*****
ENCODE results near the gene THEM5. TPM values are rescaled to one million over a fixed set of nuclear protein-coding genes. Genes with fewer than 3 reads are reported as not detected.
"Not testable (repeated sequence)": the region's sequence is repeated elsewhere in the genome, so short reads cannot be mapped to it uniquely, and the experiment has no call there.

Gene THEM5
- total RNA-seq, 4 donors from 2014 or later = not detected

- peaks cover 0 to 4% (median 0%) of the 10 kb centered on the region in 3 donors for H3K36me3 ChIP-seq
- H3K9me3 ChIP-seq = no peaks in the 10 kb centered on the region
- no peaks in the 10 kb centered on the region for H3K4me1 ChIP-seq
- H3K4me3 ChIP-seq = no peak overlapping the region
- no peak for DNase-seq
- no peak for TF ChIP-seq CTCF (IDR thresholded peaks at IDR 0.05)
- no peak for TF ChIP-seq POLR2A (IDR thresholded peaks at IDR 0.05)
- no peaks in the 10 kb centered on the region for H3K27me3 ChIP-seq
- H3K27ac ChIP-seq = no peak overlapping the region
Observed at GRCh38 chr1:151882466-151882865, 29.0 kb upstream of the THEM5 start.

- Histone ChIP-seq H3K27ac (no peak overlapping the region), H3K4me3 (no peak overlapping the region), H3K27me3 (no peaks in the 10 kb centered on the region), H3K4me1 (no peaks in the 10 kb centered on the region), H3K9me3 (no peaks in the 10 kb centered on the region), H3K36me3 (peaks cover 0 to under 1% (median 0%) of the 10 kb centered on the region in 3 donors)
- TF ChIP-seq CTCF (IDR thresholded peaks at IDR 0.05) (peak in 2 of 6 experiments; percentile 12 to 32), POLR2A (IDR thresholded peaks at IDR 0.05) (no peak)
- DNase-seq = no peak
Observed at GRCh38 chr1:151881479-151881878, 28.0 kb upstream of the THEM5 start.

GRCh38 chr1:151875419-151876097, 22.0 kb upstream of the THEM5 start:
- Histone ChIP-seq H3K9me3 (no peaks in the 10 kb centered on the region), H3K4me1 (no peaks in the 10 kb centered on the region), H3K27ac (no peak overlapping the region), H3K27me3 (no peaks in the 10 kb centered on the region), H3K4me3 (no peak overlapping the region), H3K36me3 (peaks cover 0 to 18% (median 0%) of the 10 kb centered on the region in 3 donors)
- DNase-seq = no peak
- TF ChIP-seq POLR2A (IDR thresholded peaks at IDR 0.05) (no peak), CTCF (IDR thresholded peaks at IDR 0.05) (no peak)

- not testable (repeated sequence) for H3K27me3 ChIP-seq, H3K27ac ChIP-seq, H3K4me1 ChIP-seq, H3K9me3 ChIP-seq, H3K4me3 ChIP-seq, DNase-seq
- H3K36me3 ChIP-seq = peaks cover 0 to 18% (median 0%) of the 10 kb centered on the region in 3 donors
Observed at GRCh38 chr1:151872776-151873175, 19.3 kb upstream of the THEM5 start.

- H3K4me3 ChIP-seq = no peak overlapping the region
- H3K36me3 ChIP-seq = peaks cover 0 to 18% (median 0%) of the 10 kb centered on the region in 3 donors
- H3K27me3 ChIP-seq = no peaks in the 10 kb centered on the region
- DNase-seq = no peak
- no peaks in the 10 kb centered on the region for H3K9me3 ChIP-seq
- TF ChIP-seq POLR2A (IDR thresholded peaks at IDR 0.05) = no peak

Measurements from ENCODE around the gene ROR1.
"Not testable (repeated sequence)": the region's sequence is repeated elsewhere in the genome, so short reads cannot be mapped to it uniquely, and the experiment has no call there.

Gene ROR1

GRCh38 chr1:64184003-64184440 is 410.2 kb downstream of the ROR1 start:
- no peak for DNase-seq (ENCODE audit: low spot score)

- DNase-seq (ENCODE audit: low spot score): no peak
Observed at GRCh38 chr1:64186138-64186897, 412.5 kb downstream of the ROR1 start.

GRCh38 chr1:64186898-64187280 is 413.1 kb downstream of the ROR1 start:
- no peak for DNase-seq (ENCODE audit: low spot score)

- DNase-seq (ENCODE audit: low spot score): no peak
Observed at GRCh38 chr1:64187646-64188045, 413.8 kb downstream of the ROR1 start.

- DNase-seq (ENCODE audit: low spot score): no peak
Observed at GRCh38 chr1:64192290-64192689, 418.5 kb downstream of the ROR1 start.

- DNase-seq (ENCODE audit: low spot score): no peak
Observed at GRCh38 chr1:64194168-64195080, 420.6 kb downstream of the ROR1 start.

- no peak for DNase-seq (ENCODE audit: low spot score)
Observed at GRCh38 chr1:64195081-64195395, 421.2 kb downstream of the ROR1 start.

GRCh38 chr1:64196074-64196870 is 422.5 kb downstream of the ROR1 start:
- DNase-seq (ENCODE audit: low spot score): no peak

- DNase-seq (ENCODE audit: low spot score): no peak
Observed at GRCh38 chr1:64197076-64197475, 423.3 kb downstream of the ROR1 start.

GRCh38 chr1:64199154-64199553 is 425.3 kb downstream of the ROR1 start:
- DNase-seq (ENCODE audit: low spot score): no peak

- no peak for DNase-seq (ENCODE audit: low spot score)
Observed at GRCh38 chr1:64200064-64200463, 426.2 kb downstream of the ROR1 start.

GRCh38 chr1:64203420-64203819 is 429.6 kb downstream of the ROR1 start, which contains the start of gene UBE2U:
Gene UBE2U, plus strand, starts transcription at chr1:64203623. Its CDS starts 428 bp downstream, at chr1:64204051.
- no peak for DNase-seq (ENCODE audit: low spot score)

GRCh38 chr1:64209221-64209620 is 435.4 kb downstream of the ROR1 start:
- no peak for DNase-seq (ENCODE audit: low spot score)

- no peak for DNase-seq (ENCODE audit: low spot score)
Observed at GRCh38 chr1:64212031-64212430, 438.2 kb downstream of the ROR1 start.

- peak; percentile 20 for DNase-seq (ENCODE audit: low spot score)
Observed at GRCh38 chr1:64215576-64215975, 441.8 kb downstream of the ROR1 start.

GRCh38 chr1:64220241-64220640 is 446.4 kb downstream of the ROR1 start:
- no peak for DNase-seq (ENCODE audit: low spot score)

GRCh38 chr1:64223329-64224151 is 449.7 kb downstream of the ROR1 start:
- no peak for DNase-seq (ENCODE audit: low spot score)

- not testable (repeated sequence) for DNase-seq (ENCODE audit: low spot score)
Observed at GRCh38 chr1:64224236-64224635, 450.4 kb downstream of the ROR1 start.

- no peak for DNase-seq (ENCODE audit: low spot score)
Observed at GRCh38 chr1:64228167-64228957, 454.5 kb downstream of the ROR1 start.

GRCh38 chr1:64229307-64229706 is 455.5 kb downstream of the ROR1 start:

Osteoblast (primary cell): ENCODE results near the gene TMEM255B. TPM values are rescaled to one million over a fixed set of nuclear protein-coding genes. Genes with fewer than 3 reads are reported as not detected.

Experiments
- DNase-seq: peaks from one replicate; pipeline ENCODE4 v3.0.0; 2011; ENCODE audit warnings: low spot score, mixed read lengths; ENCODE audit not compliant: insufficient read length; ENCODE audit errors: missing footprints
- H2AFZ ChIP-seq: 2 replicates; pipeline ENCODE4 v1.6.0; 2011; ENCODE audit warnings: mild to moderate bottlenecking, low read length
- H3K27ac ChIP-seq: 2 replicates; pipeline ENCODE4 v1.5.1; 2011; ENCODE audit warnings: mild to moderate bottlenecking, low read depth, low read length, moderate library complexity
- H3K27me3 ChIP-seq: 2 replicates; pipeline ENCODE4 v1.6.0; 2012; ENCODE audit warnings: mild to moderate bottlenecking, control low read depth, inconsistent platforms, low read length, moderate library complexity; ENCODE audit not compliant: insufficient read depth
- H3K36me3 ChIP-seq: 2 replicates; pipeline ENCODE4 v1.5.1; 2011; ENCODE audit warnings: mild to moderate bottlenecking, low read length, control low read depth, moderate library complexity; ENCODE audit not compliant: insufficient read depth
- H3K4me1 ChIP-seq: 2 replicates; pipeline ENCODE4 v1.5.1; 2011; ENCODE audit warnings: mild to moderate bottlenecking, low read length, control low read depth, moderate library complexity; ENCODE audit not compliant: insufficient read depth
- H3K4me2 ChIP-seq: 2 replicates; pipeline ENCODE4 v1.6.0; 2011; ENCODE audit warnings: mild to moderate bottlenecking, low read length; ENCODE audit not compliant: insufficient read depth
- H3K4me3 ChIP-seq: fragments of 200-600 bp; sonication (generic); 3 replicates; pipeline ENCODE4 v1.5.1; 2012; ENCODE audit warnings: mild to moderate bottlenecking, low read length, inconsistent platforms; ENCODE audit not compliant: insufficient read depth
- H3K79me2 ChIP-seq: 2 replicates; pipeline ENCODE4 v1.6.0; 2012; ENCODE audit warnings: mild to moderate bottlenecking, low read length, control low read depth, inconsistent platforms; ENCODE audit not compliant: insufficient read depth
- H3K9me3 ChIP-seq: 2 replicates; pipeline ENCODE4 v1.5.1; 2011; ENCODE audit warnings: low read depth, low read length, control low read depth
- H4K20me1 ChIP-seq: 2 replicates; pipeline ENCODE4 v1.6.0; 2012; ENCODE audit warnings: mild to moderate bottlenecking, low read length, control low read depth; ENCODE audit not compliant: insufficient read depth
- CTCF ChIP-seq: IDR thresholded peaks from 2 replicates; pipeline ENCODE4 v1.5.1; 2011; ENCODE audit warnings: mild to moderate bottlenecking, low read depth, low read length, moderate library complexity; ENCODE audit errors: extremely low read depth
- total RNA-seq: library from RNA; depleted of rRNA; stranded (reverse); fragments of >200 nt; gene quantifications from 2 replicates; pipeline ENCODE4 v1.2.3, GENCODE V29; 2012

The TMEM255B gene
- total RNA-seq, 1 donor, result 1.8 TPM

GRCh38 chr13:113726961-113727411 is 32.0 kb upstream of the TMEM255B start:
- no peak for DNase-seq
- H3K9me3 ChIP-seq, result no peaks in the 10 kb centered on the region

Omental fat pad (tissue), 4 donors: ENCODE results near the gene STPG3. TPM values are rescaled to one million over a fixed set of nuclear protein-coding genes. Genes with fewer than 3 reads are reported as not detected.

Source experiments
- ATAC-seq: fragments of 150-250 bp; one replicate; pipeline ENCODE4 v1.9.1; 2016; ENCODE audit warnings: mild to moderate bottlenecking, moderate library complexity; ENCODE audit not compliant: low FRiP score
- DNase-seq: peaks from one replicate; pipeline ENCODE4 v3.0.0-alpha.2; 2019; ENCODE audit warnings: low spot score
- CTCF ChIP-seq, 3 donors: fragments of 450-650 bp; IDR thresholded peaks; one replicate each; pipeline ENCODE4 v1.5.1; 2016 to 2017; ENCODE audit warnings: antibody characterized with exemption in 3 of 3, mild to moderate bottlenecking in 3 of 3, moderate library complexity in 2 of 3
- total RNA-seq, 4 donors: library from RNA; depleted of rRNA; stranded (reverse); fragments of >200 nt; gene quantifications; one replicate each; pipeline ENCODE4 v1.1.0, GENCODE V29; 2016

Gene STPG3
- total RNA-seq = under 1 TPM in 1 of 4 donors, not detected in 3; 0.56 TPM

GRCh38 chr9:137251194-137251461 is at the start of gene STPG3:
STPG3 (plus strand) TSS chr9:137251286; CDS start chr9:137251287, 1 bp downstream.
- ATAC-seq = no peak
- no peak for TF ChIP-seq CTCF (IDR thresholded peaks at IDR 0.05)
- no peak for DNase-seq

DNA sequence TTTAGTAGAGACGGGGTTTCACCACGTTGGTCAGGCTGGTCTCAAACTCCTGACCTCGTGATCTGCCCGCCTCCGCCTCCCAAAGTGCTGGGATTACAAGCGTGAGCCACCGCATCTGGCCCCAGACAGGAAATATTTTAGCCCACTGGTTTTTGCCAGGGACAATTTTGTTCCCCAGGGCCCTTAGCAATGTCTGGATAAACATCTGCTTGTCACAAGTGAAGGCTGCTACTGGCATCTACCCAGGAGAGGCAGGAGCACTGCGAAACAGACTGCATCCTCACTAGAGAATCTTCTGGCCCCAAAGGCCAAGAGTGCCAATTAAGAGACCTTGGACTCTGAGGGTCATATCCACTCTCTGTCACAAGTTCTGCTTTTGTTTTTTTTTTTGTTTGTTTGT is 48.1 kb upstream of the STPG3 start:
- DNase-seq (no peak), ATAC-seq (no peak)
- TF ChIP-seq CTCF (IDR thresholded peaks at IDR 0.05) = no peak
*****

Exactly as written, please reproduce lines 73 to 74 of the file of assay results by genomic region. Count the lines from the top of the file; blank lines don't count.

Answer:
Observed at GRCh38 chr1:64228167-64228957, 454.5 kb downstream of the ROR1 start.

GRCh38 chr1:64229307-64229706 is 455.5 kb downstream of the ROR1 start: